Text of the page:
You are asking OzBers to provide quite specific information about their jobs/professions, but the information you yourself have provided about your own is very vague (relatively meaningless in fact). 'Auditor' is an extremely broad term. Who do you actually work for? Do the 'audits' you conduct include anything related to tax? Or compliance with industrial regulations/laws? Or perhaps government quotas/ratios of some sort (gender/race/etc.)? Or property?

    Or is your job concerned with something else entirely?

    In this thread you are asking others to tell you what they do for a living, so please tell us what YOU ACTUALLY DO ('auditor' does not cut it), first. It is only fair.

    • +8

      You are asking OzBers to provide quite specific information about their jobs/professions,

      Is he? I didn't think so and he even gave an example of what he is looking for.

      • "thought it'd be good to get an idea of everyone's occupational backgrounds"

        Hmmm… maybe you're right, but I guess I thought that asking about 'everyone's occupational background' was a bit of a mis-match with 'AUDITOR'.

        Anyways, I look forward to elaboration by the OP re THEIR OWN 'occupational background'.

        • +5

          This is meant to be a very general and open-ended discussion, I'm literally not even asking for anything specific like what your actual duties are or how much you get paid. So I don't quite get the hostility. But it's all good, no offence taken.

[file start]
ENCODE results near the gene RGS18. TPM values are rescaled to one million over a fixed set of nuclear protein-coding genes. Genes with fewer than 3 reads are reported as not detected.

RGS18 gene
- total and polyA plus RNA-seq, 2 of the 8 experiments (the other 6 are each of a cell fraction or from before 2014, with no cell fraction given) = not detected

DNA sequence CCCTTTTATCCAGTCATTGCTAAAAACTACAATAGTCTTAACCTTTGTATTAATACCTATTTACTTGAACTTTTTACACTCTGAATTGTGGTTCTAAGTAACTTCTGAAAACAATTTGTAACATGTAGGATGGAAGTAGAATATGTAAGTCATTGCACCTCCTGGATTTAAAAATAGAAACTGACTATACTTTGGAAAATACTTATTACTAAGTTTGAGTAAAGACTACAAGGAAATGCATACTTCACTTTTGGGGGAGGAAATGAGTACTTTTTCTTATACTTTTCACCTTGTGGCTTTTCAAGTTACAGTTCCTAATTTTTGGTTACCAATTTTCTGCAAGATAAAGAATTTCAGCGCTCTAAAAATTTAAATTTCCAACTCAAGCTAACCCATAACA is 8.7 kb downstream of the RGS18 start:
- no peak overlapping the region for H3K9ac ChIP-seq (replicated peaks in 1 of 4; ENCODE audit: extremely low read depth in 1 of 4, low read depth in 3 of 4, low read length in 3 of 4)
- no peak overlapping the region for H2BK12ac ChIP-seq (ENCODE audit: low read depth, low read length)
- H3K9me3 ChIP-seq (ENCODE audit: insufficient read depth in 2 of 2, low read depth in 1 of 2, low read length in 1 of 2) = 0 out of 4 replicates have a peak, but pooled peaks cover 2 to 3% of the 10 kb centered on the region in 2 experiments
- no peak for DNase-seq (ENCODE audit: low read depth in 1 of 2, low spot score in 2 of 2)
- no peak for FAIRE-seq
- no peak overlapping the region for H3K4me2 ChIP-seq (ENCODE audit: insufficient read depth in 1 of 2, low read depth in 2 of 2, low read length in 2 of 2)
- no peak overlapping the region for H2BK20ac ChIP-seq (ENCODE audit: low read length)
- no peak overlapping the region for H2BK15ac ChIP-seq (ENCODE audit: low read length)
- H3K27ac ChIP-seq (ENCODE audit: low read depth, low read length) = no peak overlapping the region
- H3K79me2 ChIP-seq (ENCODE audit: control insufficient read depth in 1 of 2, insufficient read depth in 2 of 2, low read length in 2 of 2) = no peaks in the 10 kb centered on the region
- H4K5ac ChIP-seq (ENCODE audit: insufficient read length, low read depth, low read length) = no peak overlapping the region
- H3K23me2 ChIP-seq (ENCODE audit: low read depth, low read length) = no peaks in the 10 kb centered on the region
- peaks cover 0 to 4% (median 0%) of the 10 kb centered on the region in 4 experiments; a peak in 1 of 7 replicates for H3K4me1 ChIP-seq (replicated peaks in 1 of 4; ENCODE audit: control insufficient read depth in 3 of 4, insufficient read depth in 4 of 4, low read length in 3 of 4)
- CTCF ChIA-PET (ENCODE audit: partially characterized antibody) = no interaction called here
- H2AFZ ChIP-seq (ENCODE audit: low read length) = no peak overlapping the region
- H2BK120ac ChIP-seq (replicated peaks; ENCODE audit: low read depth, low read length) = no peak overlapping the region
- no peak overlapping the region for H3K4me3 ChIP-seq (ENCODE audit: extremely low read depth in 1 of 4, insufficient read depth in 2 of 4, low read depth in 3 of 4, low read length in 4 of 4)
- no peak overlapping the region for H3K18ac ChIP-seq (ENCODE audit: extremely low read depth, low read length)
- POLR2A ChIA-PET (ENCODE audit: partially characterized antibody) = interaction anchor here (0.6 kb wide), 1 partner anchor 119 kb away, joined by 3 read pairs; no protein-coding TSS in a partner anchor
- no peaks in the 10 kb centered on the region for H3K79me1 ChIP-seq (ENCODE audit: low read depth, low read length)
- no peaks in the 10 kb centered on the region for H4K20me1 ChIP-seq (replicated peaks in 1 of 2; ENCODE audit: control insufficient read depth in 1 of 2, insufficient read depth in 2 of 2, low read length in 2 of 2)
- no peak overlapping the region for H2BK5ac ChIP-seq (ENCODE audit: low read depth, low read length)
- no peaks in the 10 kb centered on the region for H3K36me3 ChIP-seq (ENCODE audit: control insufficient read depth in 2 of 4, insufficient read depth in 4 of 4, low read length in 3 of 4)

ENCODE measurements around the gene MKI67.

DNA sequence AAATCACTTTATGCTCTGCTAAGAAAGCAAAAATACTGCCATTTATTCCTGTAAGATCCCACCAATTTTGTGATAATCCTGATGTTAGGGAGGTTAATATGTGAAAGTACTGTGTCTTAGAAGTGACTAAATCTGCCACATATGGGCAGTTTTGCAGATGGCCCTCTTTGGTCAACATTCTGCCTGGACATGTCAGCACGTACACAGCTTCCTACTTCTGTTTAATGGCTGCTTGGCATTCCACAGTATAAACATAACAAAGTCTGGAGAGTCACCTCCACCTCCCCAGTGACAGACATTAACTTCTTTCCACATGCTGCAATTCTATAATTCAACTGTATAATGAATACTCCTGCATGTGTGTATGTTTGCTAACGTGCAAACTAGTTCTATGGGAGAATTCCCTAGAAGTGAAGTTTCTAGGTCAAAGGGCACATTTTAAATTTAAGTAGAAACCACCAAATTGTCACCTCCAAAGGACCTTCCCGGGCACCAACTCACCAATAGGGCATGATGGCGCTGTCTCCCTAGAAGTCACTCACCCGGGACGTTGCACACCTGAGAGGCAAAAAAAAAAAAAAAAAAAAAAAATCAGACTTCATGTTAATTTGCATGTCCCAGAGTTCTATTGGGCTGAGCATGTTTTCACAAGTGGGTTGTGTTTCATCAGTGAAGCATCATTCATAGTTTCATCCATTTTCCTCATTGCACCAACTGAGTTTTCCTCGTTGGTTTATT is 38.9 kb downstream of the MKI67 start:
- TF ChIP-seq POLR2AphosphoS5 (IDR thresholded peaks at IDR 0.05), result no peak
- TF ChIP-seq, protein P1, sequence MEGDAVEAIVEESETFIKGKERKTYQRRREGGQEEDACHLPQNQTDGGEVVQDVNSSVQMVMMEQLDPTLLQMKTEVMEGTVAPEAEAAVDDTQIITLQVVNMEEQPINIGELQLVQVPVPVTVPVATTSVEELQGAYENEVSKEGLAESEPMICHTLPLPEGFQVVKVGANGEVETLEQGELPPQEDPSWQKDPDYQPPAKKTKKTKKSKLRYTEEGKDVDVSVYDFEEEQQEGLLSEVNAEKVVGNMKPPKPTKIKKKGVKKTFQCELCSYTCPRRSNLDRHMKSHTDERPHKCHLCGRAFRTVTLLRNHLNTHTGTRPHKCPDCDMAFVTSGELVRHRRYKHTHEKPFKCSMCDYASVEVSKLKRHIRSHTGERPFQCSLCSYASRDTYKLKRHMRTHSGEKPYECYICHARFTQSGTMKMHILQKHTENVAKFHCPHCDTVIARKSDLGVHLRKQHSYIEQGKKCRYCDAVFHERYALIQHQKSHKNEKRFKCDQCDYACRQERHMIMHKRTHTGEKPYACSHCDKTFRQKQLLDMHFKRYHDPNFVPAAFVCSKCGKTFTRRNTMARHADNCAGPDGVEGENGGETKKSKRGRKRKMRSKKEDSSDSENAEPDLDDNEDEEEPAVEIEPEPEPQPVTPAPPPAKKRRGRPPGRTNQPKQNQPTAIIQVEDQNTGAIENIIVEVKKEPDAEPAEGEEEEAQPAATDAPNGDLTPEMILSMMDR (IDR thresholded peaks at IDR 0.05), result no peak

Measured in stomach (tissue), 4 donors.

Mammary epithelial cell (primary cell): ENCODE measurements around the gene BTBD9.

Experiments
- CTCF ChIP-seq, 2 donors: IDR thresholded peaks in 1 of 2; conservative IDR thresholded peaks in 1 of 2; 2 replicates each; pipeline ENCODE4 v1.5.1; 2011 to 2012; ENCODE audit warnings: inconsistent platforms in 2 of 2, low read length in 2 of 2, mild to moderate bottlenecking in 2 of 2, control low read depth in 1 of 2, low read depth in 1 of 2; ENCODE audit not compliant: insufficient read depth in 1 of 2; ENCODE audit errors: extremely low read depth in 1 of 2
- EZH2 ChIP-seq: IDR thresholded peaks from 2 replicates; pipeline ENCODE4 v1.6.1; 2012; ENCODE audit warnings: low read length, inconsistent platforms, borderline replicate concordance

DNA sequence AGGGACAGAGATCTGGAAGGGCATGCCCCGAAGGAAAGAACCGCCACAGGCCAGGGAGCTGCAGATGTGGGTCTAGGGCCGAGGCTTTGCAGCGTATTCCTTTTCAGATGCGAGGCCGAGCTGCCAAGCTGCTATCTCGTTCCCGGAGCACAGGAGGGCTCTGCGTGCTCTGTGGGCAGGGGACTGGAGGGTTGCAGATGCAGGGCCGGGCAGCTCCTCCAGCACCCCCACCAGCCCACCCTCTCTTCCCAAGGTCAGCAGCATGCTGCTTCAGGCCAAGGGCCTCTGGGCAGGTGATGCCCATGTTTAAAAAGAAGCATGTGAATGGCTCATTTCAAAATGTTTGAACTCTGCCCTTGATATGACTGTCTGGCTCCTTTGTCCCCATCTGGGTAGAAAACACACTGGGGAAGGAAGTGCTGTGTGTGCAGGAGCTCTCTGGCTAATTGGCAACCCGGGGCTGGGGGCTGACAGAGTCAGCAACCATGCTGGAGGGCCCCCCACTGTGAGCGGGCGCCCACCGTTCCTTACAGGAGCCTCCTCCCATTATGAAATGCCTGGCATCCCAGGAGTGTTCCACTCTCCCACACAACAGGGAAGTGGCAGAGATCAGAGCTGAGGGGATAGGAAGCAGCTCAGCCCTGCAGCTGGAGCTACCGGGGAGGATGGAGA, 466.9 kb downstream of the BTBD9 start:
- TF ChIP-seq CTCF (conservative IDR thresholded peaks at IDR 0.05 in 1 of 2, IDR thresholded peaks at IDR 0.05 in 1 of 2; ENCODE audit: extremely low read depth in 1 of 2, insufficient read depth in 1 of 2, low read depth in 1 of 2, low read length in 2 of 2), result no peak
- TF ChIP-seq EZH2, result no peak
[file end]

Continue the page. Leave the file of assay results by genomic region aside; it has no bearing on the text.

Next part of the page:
To give you an answer, max2million has the right idea. I won't babble on but here's a brief summary:
          - Yes I do work at a mid tier firm and I've just included the 'level of experience' just to be a bit more specific (I have yet to reach the audit senior level yet).
          - As an external auditor I'm responsible for the audit of annual financial reports of companies of various sizes in different industries, including not-for-profits. I have also worked on engagements that are not considered audits - such as review engagements (less assurance than an audit), compliance engagements, and agreed upon procedures (no assurance).
          - Being an external auditor does not necessarily mean we just tick and bash. In today's day and age (because to a lot of competition), we also focus heavily on providing value-added services to the client, which could mean providing non-audit related services as well - such as consulting.

          Hope that paints a better picture :)

    • +13

      I disagree. "External auditor" is a narrow definition of a type of auditor. It's for someone who audits reports for external presentation. Primarily, OP would audit annual financial reports. Further, I would make the assumption that OP works for a mid-tier accounting/audit firm, such as BDO or Grant Thornton, as the designation of intermediate implies that there are numerous levels.

      How do I know this? I'm an external auditor and managing director of an audit firm.

      Other types of auditors would be called "internal auditors" or just "auditors".

  • -1

    May I ask you OzH, are you clear on what iykee's "occupational background" is, based on the single word that he/she has supplied to describe it: 'auditor'?

    • +4

      All auditors I know are good at asking questions, offering nothing to nothing in return, and then making you feel like a criminal for it.

      I've done stints at auditing for IT policy compliance and aerospace regulation compliance. I knew an aerospace auditor who was so pedantic that they would write up an engineer for putting his stamp slightly outside the designated box. He was so stuck in the weeds that he never saw the bigger picture….

      • Auditing is a career where after some time it just breaks you, as that's the nature of the job. There is no creativity involved and if you do try you won't last long in the industry.